Black Rock Studio / Weddle Gilmore Black Rock Studio

© Bill Timmerman

Black Rock Studio is a 3,150 sqf loft/studio which houses an entry courtyard, gallery, and meeting space on the ground floor with studio/work spaces on the second level. Black Rock Studio creates a dynamic relationship between building and the streetscape on the south and the canal on the north. The transparency of the north and south façade through large sliding glass doors create strong links between the studio and the canal to the public way. The loft/studio space transforms over the course of the day as the daylight moves and washes down the side walls of the space. Slot skylights run the length of the studio creating a floating ceiling effect and contributing to the balanced day-lighting.

Architect: Weddle Gilmore Black Rock Studio
Location: 6916 E. Fifth Avenue, Scottsdale, ,
Project Team: Philip Weddle (AIA, LEED AP, Principal Architect), Micheal Gilmore (AIA, Principal Architect), Cody Deike (LEED AP, Project Manager)
Landscape Architect: Colwell : Shelor
General Contractor: Okland Construction
Structural Engineer: Bakkum Noelke Consulting Structural Engineers
Electrical Engineer: Woodward Engineering
Mechanical Engineer: Associated Mechanical Engineers
Civil Engineer: Kland Engineering
Project Area: 3,150 sqf
Project Year: 2009
Photographs: Bill Timmerman

© Bill Timmerman

Redevelopment of downtown urban cores is imperative to maintaining vibrant, livable cosmopolitan city centers. Urban infill projects such as Black Rock Studio provide continued revitalization to existing downtown neighborhoods. By injecting mixed use development into vacant urban spaces, we create new opportunity and negate the need for expanded development in outlying desert habitats. Black Rock Studio takes cues from the surrounding fabric and works within a context rather than creating an entirely alien architectural direction. At the same time it expresses a modern approach to the work environment with a forward-thinking direction for urban design. Black Rock Studio is developed on a 30 foot wide infill lot that fronts onto 5th Avenue in downtown Scottsdale. The long narrow site was designed with a landscaped entry courtyard along the street that acts as an outdoor room for the adjacent gallery space.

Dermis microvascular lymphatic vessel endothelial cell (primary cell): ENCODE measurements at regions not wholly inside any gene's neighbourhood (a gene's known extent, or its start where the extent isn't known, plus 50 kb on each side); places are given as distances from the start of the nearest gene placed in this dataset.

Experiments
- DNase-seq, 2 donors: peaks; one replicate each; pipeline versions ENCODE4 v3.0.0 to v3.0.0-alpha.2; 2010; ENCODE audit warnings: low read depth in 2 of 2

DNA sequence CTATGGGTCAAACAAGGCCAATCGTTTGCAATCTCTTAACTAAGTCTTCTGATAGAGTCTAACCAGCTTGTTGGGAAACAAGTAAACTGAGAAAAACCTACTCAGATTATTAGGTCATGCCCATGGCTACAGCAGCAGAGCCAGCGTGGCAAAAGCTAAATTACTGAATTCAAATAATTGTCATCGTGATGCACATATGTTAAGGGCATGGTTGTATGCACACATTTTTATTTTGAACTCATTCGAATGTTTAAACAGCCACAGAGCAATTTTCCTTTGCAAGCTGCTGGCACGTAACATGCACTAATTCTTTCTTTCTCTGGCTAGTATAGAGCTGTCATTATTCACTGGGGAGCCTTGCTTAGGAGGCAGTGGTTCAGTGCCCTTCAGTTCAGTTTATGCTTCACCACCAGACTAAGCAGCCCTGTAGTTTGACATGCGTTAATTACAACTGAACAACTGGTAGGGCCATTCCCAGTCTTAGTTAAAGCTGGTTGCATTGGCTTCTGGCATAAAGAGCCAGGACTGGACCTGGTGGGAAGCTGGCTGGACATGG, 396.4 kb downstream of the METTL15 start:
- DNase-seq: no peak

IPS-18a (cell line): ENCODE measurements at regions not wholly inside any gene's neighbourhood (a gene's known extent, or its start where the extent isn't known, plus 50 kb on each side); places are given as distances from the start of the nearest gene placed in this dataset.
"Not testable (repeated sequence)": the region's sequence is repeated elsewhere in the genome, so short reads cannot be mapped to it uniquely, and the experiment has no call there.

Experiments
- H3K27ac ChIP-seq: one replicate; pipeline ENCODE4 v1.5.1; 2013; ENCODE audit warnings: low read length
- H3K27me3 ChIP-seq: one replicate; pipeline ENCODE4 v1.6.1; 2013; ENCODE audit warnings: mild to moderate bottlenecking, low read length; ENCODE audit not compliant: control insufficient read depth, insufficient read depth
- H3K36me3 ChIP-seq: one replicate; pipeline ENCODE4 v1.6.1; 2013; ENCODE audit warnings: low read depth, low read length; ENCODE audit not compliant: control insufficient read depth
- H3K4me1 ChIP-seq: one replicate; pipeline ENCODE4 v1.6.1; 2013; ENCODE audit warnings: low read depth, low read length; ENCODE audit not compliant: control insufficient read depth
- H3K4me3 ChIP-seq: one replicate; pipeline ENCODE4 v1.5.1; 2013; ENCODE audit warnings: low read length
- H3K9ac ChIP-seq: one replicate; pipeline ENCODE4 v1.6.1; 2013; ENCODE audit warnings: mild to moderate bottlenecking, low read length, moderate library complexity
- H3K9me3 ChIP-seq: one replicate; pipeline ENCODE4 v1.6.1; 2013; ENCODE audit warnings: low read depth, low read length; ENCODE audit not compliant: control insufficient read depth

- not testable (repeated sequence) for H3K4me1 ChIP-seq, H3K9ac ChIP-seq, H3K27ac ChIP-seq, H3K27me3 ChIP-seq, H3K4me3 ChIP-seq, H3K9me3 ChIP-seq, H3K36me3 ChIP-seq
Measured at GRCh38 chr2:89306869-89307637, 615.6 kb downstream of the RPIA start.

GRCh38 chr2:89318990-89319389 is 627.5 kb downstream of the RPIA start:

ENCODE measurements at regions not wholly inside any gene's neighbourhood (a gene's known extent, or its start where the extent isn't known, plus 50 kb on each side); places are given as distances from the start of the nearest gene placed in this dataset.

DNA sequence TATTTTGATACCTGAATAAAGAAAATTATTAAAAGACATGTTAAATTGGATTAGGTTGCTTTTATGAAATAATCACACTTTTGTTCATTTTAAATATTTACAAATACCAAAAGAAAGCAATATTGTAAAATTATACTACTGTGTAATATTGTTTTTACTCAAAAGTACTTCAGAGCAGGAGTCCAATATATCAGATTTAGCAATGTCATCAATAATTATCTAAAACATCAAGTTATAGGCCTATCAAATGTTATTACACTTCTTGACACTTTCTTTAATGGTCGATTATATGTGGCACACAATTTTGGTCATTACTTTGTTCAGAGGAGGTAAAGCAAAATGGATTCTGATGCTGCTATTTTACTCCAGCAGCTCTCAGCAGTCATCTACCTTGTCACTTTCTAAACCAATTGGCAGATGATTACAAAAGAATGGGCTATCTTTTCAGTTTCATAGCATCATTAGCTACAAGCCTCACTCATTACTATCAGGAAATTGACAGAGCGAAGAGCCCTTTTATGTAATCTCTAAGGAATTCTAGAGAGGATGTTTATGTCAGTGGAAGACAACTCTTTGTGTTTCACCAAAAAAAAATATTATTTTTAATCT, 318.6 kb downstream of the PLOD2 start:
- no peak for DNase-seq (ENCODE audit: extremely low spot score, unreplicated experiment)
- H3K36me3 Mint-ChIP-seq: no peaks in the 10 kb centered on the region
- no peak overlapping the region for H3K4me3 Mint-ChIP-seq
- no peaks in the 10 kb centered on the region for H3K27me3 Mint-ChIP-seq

© Bill Timmerman

Large sliding glass doors open the courtyard to the ground level gallery space that will host changing exhibitions of local artists, architects, and photographers. Opening the sliding doors lets the gallery spill into the courtyard and it becomes the perfect space for intimate social gatherings. Proximity to the street connects the activities inside the space to pedestrian traffic along the street. This approach to a work environment promotes a greater connection between private business and the public realm. It is these connections that drive stronger communities.

© Bill Timmerman

The north and south facades of Black Rock Studio are composed largely of a glass wall system with exterior motorized sun shades. This allows for the working areas of the studio to fill with natural light and opens up views of the tree lined street to the south and the Arizona Canal to the north backed by Camelback Mountain. Views into and through the second story are afforded pedestrians who often pause along the elevated canal bank as they survey the interior spaces. Large sliding glass doors on the studio level allow the space to open up to the canal and take advantage of natural ventilation.

© Bill Timmerman

Black Rock Studio is an exercise in energy efficiency, material conservation and progressive aesthetics. During the design process, energy modeling was used to balance the goals of energy efficiency with the desired appeal of envelope transparency. Natural light through the windows is enough that electrical light is only necessary in the working spaces during non-daylight hours. The masonry walls were constructed from a recycled CMU block. By using the leftover block from other projects, the need for new material was minimized. All floors in the project are ground and polished concrete, therefore conserving the resources required to manufacture floor coverings. The concrete also provides thermal mass during colder months as the lower winter sun shines through the southern glass façade. The structural and architectural steel was manufactured using recycled content. Water efficient fixtures were installed throughout the project. Large operable doors in the storefront system can be opened to provide cross ventilation for interior spaces. By designing the rolling shades for the exterior of the building, heat gain through the glass expanses is minimized.

© Bill Timmerman

Black Rock Studio also opens up and engages the Arizona Canal through the transparent glass facade and large sliding glass doors. The Arizona Canal is a major linear thoroughfare for people walking, running and cycling in the area. Historically buildings in this part of downtown Scottsdale have turned their backs on the canal. The design of Black Rock Studio is part of an ongoing effort to rethink the way our urban buildings embrace the canals and recognize the great potential they provide as linear parks that weave through and connect our cities.

© Bill Timmerman

Black Rock Studio strives to act as a model for small infill development projects, which provides a creative work environment in a rich and diverse downtown environment.

© Bill Timmerman
© Bill Timmerman

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* Location to be used only as a reference. It could indicate city/country but not exact address.
Cite: "Black Rock Studio / Weddle Gilmore Black Rock Studio" 16 May 2011. ArchDaily. Accessed 28 Jul 2014. <http://www.archdaily.com/?p=132786>

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